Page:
Regardless of whether one considers the 1792 half disme a pattern or a regular issue, it remains a tangible connection to the earliest days of the Mint, and embodies all the mystery and mythology associated with that era. The engraver of the coin is not known with certainty, and the popular legend that Washington personally supplied the bullion for coinage is at best based on oral history first transcribed in the 1840s, and at worst directly contradicted by Jefferson's account book as quoted above. What is certain is that Washington, Jefferson, and Rittenhouse were all closely associated with the production of the half disme, and there is no question that Jefferson personally handled many of the pieces. The current example captures not only this history, but when combined with the high level of preservation and the subsequent pedigree, the occasion is particularly memorable.
The Distinguished Eliasberg Example
The present coin, from the Louis E. Eliasberg, Sr. collection, has the distinction of being the first 1792 half disme for which a color photograph exists. Following the completion of the Eliasberg, Sr. collection in 1950, with the acquisition of the 1873-CC No Arrows dime, Eliasberg began inviting the media to examine the cabinet. The April 27, 1953 issue of Life magazine featured a three-page color spread of the Eliasberg collection, including most of the American rarities. The first page alone displayed an 1804 dollar, a 1913 Liberty nickel, the unique 1870-S three dollar gold piece, and an 1894-S dime. The half disme is also present, and, while the photography does not approach modern standards, the toning within the obverse lettering serves to plate-match the present coin with the Life magazine image. As coin collecting blossomed in the 1960s, popular treatments of numismatics made good copy, and Look magazine likewise featured the Eliasberg Collection on December 29, 1964. The Baltimore newspapers took similar interest in their hometown collector and reported on the Eliasberg Collection on multiple occasions.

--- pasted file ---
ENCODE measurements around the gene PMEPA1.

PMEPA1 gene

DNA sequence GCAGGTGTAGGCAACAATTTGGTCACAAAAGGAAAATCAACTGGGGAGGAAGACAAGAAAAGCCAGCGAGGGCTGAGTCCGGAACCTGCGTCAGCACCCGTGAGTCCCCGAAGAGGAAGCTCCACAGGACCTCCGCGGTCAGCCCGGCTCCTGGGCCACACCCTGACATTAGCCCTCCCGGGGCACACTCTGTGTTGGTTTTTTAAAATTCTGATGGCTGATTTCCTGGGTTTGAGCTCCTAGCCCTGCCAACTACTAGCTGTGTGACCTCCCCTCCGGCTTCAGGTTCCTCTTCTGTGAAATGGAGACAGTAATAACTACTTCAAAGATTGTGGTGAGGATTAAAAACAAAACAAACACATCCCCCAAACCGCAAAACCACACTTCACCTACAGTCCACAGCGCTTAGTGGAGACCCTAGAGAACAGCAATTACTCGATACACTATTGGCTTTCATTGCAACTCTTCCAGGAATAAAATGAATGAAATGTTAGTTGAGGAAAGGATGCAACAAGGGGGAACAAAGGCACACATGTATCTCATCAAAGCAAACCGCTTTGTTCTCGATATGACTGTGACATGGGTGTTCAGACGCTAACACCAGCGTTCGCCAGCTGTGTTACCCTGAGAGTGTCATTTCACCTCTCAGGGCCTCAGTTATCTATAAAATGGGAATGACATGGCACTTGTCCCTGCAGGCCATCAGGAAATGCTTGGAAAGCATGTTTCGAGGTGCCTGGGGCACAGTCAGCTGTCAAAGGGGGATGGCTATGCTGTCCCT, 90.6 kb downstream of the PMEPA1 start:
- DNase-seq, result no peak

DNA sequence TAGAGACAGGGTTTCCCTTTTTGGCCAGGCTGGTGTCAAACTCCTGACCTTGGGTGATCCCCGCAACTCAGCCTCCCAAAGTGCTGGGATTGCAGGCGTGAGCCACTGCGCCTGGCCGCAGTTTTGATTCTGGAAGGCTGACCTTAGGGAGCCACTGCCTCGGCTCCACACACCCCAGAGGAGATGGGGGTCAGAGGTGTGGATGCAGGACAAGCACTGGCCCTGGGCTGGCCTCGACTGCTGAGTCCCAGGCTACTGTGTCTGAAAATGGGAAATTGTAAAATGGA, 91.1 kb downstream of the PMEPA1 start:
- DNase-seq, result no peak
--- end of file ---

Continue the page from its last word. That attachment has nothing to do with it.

Liberty faces left and is a near mirror image of the Birch cent of the same year, leading many to ascribe a common engraver to both coins. As with the 1792 Birch cent, a curl extends around Liberty's head and reveals itself at the base of the neck. Both sides are medium gray with lilac highlights especially seen at the peripheries. Liberty's central curls are a touch soft, and there are adjustments marks, as made, in the center. The die state is advanced, with a reverse crack running downward from M in AMERICA to E is DISME. There is a rectangular defect in the die at the left foot of A in HALF. The eagle's legs, as well as the letters L and M show evidence of die polishing. Unpublished research by Pete Smith indicates that the highest-graded specimens are more often found in advanced die states, and the present coin is typical in that regard. This lustrous example, from the famed Eliasberg Collection, is the complete package, combining historicity, pedigree, and high technical grade. Population: 8 in 64, 5 finer (2/15).
Ex: Richard B. Winsor Collection (Samuel and Henry Chapman, 12/1895), lot 733; J. M. Clapp; Clapp estate (1942) to Louis E. Eliasberg, Sr.; Eliasberg Collection (Bowers and Merena, 5/1996), lot 883, realized $38,500.
From The Music City Collection.(Registry values: P9) (NGC ID# D93T, PCGS# 11020)
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This 64-page book cites mintage and rarity estimates by prominent numismatists and documents the currently known 1802 half dime appearances. Each of the 32 documented examples includes an enlarged obverse/reverse photograph, the author's assigned grade, the provenance of each coin, auction prices realized or dealer fixed asking price, and a unique serial number for each specimen that will facilitate retrieval for research, cataloging, or price-information purposes. Reserve your copy of this remarkable volume for just $29.95 today.